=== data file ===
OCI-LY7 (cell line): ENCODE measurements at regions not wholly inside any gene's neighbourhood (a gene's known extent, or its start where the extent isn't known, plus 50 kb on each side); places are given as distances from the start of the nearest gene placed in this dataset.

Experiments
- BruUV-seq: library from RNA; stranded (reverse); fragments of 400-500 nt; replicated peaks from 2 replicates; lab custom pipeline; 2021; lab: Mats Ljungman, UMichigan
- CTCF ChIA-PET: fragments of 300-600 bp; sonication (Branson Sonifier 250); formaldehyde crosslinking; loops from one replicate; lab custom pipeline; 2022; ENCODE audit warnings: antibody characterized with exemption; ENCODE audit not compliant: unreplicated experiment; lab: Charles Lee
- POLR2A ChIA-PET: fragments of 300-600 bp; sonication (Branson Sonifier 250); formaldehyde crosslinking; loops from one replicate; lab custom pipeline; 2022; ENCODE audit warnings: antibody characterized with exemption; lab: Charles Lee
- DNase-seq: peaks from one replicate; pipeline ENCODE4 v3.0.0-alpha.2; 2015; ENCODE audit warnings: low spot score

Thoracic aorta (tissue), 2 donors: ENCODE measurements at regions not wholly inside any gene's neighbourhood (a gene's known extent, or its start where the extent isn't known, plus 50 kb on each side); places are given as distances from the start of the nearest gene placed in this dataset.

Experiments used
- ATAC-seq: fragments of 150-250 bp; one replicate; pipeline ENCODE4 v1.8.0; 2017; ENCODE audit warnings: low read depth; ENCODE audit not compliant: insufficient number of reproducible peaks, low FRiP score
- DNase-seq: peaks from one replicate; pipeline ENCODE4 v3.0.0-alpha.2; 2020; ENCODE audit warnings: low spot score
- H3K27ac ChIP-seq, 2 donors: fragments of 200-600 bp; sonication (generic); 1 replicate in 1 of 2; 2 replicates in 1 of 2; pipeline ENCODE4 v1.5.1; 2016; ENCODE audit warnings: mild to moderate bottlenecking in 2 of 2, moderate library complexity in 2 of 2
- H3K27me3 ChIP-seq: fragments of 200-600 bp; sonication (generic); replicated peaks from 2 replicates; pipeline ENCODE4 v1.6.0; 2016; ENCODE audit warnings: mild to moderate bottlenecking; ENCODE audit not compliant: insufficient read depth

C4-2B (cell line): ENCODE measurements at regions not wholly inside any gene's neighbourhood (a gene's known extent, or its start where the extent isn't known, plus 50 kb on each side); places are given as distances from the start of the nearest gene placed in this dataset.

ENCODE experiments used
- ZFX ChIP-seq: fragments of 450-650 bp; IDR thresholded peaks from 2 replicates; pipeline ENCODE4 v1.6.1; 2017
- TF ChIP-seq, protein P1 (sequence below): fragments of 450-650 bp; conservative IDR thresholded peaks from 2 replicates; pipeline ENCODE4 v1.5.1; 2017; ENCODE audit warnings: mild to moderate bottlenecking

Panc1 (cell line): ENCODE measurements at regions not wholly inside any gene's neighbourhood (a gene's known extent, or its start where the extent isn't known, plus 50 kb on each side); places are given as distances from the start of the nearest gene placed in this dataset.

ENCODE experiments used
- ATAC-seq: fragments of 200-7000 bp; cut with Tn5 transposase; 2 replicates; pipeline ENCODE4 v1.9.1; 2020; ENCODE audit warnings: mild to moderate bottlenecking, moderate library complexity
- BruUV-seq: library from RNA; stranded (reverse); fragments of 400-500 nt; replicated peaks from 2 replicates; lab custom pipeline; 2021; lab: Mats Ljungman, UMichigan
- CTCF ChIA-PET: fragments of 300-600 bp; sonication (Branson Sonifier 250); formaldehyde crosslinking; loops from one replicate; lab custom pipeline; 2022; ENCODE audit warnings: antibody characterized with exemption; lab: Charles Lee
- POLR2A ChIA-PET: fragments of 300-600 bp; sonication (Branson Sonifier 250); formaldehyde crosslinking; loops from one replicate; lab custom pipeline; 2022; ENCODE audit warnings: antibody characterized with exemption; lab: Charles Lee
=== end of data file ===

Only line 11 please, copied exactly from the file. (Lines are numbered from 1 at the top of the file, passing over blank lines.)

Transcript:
- H3K27ac ChIP-seq, 2 donors: fragments of 200-600 bp; sonication (generic); 1 replicate in 1 of 2; 2 replicates in 1 of 2; pipeline ENCODE4 v1.5.1; 2016; ENCODE audit warnings: mild to moderate bottlenecking in 2 of 2, moderate library complexity in 2 of 2